Alistair Speaks on Criminal Record Suspensions

 

Alistair MacGregor (Cowichan—Malahat—Langford)

Mr. Speaker, it gives me great honour to rise today to speak to Motion No. 161. I thank the member for Saint John—Rothesay for bringing this motion forward.

The motion before the House today asks the House to direct the Standing Committee on Public Safety and National Security basically to examine the record suspension program. It wants to do several things. It wants to examine the impacts of a record suspension and its ability to help those with a criminal record to reintegrate into society, look at and examine the impact of criminal record suspension fees and additional costs associated with the application process, especially for low-income applicants, and identify what the appropriate fees and service standards might be for those record suspensions, and also identify improvements to better support applicants for a criminal record suspension.

To cover the topic of criminal record suspension, we have to roll back a little bit and look at what the previous Conservative government did, especially in raising the cost of pardons. At one time a pardon cost $50. That rose to $150 and then climbed to an astonishing $651.

When we look at the corrections system, I have to underline the phrase “corrections system”. Our ultimate goal for the entire judicial criminal system is to have people who have served their time, who have paid their debts to society and demonstrated good behaviour, fully reintegrate into society. It is in society's interest to help those people do that. That means they get a job and are able to travel and to rent an apartment, because we want to reward good behaviour. There are some statistics.

I know there has been some fearmongering in this place about siding with a person who is guilty of a crime over the victims. This has really nothing to do with that because we are talking abut someone who has been released from the prison system. They have paid their debt. They have made their amends to the victim of their crime. Furthermore, when they become eligible for what was once called a pardon, or what we now call a record suspension, they have to wait five years, and in some cases 10 years, to demonstrate to the Parole Board of Canada that they have committed no crimes since and have lived a good life and followed the rules.

By waiting that time, by demonstrating they are willing to make amends for what they once did, they are then eligible to apply for a record suspension and, if granted, the record is set aside. It is not completely wiped out. It basically just sets that aside. It does not get rid of it. However, it can be of great assistance to someone who is trying to reintegrate their lives.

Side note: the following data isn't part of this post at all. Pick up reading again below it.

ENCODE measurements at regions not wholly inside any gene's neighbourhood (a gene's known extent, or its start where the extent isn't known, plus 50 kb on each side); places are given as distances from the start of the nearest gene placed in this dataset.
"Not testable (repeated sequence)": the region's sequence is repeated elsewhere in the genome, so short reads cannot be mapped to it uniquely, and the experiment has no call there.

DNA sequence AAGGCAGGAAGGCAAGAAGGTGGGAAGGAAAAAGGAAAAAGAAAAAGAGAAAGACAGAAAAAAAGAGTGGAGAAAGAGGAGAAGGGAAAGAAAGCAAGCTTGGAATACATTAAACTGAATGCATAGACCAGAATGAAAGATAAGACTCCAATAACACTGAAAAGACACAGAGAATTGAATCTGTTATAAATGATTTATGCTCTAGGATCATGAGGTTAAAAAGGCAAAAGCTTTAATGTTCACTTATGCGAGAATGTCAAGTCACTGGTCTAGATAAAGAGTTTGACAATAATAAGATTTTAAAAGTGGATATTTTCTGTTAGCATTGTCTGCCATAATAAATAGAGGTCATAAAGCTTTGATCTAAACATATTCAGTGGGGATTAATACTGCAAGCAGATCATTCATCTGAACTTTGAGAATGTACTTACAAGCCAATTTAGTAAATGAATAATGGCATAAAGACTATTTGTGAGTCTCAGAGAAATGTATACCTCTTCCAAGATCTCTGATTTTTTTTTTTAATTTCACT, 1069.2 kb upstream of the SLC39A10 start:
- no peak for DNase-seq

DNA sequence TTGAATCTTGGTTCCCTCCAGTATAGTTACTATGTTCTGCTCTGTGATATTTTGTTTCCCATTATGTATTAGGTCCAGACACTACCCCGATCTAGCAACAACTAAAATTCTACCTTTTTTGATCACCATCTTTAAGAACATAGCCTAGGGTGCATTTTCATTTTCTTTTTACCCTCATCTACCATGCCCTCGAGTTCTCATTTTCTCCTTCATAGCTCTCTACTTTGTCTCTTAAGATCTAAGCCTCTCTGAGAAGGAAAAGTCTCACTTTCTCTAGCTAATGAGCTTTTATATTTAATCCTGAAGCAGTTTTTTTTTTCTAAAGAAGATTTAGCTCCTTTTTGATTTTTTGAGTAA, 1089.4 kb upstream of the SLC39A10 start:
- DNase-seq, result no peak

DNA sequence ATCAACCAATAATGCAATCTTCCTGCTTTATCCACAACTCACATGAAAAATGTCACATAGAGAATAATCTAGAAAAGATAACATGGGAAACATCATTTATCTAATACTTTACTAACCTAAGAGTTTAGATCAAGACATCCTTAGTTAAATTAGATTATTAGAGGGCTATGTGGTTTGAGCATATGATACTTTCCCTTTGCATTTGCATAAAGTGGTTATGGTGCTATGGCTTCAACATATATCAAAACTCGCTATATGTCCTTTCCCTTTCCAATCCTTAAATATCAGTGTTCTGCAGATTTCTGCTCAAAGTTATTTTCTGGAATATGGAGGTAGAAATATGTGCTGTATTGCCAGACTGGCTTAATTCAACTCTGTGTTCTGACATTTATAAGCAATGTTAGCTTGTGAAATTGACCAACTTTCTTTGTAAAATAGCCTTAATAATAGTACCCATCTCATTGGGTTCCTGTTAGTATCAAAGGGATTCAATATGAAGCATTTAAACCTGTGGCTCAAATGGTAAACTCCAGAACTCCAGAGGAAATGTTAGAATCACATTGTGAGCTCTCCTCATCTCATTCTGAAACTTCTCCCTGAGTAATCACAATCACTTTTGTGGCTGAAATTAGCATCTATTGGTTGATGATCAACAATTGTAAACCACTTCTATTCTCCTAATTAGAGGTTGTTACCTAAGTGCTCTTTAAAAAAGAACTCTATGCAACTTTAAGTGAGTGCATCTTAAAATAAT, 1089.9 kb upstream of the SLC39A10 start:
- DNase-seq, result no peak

I do not think we should hold people accountable their entire lives for the mistakes they made in their past. I think it is within us to forgive, it is within us to recognize someone who has taken responsibility for the crime they have committed, who has paid their debt and who has demonstrated a sincere willingness to move on and to try to become a better person.

Also, according to the Parole Board of Canada, 96% of pardoned Canadians never reoffend and are less likely to commit a crime than the average Canadian. This statistic was known prior to the previous Conservative government greatly restricting Canadians' access to pardons.

Let me talk about the $651 fee. I know the member for Saint John—Rothesay talked about it in his speech back in May. A lot of people in communities across this country suffer from debilitating poverty. They are looking at meeting their day-to-day necessities, trying to keep a roof over their head and to know where their next meal will come from, and some of them do have criminal records. They either have suffered from trauma in their past, which has led them to commit crimes, or they suffer from substance abuse, which unfortunately still is addressed with a criminalized approach in this country. It is an unfortunate fact that there are countries around the world like Portugal where a decriminalized approach for the possession of small amounts of drugs has met with great success, yet we cannot take that evidence and apply it here in Canada.